Fourth, people often fail, not just because of the bogeymen “they” who “raised the bar,” but also due to their own actions. But too often in the world of Obama, max out on your credit card and it’s the fault of predatory banks. Default on your mortgage and you were tricked into buying more house than you needed. Choose to buy a cell phone or TV rather than make a monthly payment on a private catastrophic-health-insurance plan, and it is because you were neglected by government. Do not pay taxes, get a tax credit — but then still blame those “who do not pay their fair share.” In contrast, Americans sense that the world of debt and trust will not work without responsibility and personable culpability — and that often our problem is not just to be found in “them” — the duly chastised and arrogant Lords of the Universe on Wall Street — but sadly in “us” as well.

Fifth, novelty wears off. Bush’s tough right/wrong talk sounded welcome after the Clinton era’s indecision and moral relativism. But soon critics got bothered by the excess of “smoke ’em out,” “dead or alive,” and “bring it on” lingo, which emphasized rather than mitigated a certain unease with Texan braggadocio.

With Obama, the charm of last year is slowly wearing off. What once sounded fresh, even cool, is now suddenly predictable and sometimes trite. When we hear “Let me be perfectly clear” and “Make no mistake about it,” Americans suspect that some sort of dissimulation may follow: Obama is not going to be perfectly clear, and we will understandably make plenty of mistakes about it.

Disavowals of government intervention presage a takeover of the auto industry. Promises to be fiscally sober indicate reckless deficit spending to follow. “Not raising taxes on anyone but the very wealthy” suggests everyone will have to pay more. “The most ethical administration in history” guarantees plenty of lobbyists and tax dodgers.

We now expect to hear in these speeches that gargantuan, costly new federal programs will in fact magically save us money. We anticipate listening to a string of evil “some,” “they,” “others,” and all the other bad straw men cited to create false enemies and, in turn, fake heroes.

Presidential talks are to be peppered with a dozen first-person pronouns, as in “I have directed” or “my team is at work on.”

Obama’s personal “story” inevitably follows, as if Americans, after six months of daily reminders, did not yet know that their president is half African-American, grew up without a father, has a non-traditional background, comes from a family with Muslim connections on his father’s side, has an unusual name, possesses unusual insight into race and religion, or is himself a metaphor for a new, diverse America. In the fashion of the obligatory 19th-century log-cabin birthplace and bloody-shirt gallantry at Gettysburg, we get the message “I am not your white-male president.” Ten times I think would have been enough, and after a hundred occasions such self-referencing wears thin.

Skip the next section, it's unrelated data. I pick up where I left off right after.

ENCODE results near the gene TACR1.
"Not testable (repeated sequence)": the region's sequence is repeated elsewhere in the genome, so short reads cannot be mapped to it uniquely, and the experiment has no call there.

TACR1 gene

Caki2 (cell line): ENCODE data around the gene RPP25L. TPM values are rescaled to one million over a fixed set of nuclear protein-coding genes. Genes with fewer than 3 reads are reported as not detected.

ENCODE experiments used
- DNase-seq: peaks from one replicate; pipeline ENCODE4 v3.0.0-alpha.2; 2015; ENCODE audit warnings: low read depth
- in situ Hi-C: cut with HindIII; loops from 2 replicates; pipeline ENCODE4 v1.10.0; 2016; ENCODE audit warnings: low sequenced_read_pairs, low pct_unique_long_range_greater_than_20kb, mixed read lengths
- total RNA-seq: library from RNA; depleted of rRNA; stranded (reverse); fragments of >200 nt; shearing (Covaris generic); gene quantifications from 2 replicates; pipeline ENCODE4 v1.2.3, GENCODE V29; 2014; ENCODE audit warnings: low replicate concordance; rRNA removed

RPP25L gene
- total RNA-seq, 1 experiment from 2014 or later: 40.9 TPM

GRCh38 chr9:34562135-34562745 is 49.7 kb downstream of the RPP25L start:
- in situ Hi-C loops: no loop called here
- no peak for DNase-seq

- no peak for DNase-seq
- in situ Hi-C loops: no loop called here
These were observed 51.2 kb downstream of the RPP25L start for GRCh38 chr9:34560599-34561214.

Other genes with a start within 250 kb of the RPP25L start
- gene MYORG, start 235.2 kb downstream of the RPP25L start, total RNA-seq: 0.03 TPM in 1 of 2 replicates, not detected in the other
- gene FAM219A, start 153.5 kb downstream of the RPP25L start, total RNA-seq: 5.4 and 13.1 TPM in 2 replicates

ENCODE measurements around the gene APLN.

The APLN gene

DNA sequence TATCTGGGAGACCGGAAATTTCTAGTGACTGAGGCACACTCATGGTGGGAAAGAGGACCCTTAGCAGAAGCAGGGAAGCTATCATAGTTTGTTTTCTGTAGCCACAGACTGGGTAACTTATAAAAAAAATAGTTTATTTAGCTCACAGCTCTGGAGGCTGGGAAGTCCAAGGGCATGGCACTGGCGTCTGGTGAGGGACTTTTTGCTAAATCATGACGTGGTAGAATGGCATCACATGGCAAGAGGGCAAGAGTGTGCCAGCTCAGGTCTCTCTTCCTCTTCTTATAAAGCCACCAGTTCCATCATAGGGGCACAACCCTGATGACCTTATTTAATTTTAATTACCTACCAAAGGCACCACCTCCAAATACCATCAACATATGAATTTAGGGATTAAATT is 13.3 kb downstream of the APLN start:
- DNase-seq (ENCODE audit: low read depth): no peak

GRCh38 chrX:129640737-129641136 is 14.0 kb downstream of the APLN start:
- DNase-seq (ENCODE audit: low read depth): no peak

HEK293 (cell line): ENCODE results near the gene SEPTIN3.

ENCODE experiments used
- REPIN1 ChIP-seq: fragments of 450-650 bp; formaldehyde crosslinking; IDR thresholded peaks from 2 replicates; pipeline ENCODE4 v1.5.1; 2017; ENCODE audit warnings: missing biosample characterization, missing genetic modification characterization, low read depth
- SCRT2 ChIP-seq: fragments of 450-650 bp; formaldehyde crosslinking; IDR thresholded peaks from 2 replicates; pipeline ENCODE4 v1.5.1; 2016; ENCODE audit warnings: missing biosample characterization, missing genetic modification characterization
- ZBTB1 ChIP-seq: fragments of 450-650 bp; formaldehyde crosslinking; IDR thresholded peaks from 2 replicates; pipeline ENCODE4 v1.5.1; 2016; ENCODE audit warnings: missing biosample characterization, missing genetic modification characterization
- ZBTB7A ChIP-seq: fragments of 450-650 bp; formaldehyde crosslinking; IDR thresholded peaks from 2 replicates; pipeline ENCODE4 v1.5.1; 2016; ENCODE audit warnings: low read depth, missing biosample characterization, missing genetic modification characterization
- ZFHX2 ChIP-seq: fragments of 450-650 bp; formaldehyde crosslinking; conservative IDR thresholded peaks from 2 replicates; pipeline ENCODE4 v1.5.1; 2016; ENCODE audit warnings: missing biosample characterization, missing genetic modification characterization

When the president’s tone, and indeed accent, almost magically change, and he abruptly goes into his southern-Baptist rhetorical cadences, we have a vague sense that his oration must end with the usual ruffles and flourishes of last summer — “hope and change” and “this is our moment” tropes, but delivered without the passion and sincerity of a year ago. The tunes of last year’s Pied Piper are no longer mesmerizing, but becoming sort of creepy and even ominous.

Finally, Obama seems to believe that the exalted ends justify the often questionable means. Having a Latina on the Supreme Court trumps Justice Sotomayor’s past racialist talk and writing. Landing a supposed genius like Timothy Geithner at Treasury excuses Geithner’s inability or unwillingness to pay his fair share of taxes. Becoming popular in the Muslim world invites fabrication about Islamic discoveries and inventions, or the conflation of Middle Eastern religious and gender felonies with American misdemeanors.

So the problem is not just that Obama, like Bill Clinton, is proving insincere, or like Richard Nixon, at times duplicitous. And the rub is not even that he, like Ronald Reagan on occasion, is showing a limited repertoire or, in the manner of the Bushes, is becoming predictable in speech and custom. Obama, like Jimmy Carter, earns the added injury that all wannabe prophets incur when they promise more than mortal purity while proving to an ordinary human in character.

Americans are waking up to the fact that their president says, promises, and does things that simply do not make sense, at odds with what they know of human physics — with the predictable nature of the way humans have conducted themselves for centuries: Borrowing is debt, not “stimulus”; serial apologies soon sound insincere or become counterproductive; blaming someone else becomes tiresome; scapegoating leads nowhere; taking responsibility for failure is as necessary as being praised for success; people can be fooled only so many times by sonorous, ego-laced rhetoric.

Because Obama is a revolutionary who seeks to overturn 50 years of doing business in America both at home and abroad, his shortcomings have the potential not only to diminish his own stature through unmet impossible expectations, but to take all those who signed on to his megalomania down with him.